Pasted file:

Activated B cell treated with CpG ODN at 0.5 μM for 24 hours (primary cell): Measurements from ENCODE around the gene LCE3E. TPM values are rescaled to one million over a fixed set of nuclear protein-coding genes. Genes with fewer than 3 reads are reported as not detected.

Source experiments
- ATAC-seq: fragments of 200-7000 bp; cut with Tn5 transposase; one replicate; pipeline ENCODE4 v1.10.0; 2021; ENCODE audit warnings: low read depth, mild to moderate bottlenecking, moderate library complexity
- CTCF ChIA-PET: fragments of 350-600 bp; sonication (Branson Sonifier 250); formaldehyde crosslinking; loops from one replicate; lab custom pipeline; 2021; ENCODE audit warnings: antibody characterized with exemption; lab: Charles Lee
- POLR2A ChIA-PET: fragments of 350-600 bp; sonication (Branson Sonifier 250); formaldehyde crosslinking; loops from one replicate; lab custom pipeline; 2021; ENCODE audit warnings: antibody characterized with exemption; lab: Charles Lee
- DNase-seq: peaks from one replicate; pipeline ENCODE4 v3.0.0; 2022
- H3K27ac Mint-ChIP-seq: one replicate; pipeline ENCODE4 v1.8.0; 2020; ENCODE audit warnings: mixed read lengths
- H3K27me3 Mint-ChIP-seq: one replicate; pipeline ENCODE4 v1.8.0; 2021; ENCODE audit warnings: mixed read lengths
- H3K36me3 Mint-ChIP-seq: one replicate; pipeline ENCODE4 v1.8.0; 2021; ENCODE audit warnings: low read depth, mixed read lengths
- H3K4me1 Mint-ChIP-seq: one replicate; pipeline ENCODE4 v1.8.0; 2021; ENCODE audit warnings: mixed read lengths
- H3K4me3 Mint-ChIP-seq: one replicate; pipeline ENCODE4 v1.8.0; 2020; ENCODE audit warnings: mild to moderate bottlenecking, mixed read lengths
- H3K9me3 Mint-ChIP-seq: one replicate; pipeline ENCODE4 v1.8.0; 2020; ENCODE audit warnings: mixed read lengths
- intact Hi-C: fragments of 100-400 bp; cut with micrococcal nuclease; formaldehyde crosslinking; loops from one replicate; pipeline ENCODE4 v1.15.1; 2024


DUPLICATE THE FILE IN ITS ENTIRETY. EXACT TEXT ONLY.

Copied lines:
Activated B cell treated with CpG ODN at 0.5 μM for 24 hours (primary cell): Measurements from ENCODE around the gene LCE3E. TPM values are rescaled to one million over a fixed set of nuclear protein-coding genes. Genes with fewer than 3 reads are reported as not detected.

Source experiments
- ATAC-seq: fragments of 200-7000 bp; cut with Tn5 transposase; one replicate; pipeline ENCODE4 v1.10.0; 2021; ENCODE audit warnings: low read depth, mild to moderate bottlenecking, moderate library complexity
- CTCF ChIA-PET: fragments of 350-600 bp; sonication (Branson Sonifier 250); formaldehyde crosslinking; loops from one replicate; lab custom pipeline; 2021; ENCODE audit warnings: antibody characterized with exemption; lab: Charles Lee
- POLR2A ChIA-PET: fragments of 350-600 bp; sonication (Branson Sonifier 250); formaldehyde crosslinking; loops from one replicate; lab custom pipeline; 2021; ENCODE audit warnings: antibody characterized with exemption; lab: Charles Lee
- DNase-seq: peaks from one replicate; pipeline ENCODE4 v3.0.0; 2022
- H3K27ac Mint-ChIP-seq: one replicate; pipeline ENCODE4 v1.8.0; 2020; ENCODE audit warnings: mixed read lengths
- H3K27me3 Mint-ChIP-seq: one replicate; pipeline ENCODE4 v1.8.0; 2021; ENCODE audit warnings: mixed read lengths
- H3K36me3 Mint-ChIP-seq: one replicate; pipeline ENCODE4 v1.8.0; 2021; ENCODE audit warnings: low read depth, mixed read lengths
- H3K4me1 Mint-ChIP-seq: one replicate; pipeline ENCODE4 v1.8.0; 2021; ENCODE audit warnings: mixed read lengths
- H3K4me3 Mint-ChIP-seq: one replicate; pipeline ENCODE4 v1.8.0; 2020; ENCODE audit warnings: mild to moderate bottlenecking, mixed read lengths
- H3K9me3 Mint-ChIP-seq: one replicate; pipeline ENCODE4 v1.8.0; 2020; ENCODE audit warnings: mixed read lengths
- intact Hi-C: fragments of 100-400 bp; cut with micrococcal nuclease; formaldehyde crosslinking; loops from one replicate; pipeline ENCODE4 v1.15.1; 2024